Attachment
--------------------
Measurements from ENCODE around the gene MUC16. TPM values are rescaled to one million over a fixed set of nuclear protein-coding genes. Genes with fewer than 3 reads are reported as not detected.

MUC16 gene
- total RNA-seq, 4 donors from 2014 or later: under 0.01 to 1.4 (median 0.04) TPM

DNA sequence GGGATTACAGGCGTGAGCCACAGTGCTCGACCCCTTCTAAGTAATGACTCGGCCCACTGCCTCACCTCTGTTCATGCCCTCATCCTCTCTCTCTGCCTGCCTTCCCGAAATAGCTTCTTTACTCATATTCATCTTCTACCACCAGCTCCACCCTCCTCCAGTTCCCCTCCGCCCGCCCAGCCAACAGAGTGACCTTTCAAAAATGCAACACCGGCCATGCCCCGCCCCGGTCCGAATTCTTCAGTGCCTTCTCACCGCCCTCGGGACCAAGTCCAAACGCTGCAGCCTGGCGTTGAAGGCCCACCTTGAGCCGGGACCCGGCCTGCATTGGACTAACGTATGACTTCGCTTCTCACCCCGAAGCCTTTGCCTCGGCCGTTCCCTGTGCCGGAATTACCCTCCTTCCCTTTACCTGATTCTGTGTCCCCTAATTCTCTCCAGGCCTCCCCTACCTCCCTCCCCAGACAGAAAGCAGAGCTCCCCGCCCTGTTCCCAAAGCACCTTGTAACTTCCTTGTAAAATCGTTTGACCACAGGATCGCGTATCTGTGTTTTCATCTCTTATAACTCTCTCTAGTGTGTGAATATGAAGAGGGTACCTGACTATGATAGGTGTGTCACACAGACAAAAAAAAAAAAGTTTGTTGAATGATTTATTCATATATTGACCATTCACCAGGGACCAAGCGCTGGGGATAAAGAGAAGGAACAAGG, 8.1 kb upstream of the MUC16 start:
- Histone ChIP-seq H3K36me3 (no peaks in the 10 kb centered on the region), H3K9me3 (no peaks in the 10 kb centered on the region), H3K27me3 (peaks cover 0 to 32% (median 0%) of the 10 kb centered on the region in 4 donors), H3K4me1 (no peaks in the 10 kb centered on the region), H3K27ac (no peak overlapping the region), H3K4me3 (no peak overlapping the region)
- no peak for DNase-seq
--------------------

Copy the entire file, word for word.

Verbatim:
Measurements from ENCODE around the gene MUC16. TPM values are rescaled to one million over a fixed set of nuclear protein-coding genes. Genes with fewer than 3 reads are reported as not detected.

MUC16 gene
- total RNA-seq, 4 donors from 2014 or later: under 0.01 to 1.4 (median 0.04) TPM

DNA sequence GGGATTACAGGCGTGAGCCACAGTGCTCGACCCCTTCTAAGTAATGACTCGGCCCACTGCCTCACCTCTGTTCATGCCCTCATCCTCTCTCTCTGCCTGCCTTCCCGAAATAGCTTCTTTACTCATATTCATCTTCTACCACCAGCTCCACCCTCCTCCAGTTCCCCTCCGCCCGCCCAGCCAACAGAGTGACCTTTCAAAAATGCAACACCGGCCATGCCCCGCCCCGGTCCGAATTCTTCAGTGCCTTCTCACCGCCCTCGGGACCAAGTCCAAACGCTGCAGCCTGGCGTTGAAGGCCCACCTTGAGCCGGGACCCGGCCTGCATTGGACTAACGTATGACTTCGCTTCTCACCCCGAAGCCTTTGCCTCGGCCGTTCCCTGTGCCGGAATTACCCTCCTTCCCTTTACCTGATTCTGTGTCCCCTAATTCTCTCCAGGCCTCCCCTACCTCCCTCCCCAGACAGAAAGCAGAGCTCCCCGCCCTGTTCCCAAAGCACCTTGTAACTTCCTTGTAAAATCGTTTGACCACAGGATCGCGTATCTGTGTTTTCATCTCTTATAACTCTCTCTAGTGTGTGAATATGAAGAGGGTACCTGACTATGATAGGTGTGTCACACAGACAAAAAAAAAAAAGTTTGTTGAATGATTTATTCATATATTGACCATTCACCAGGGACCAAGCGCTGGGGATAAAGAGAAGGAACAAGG, 8.1 kb upstream of the MUC16 start:
- Histone ChIP-seq H3K36me3 (no peaks in the 10 kb centered on the region), H3K9me3 (no peaks in the 10 kb centered on the region), H3K27me3 (peaks cover 0 to 32% (median 0%) of the 10 kb centered on the region in 4 donors), H3K4me1 (no peaks in the 10 kb centered on the region), H3K27ac (no peak overlapping the region), H3K4me3 (no peak overlapping the region)
- no peak for DNase-seq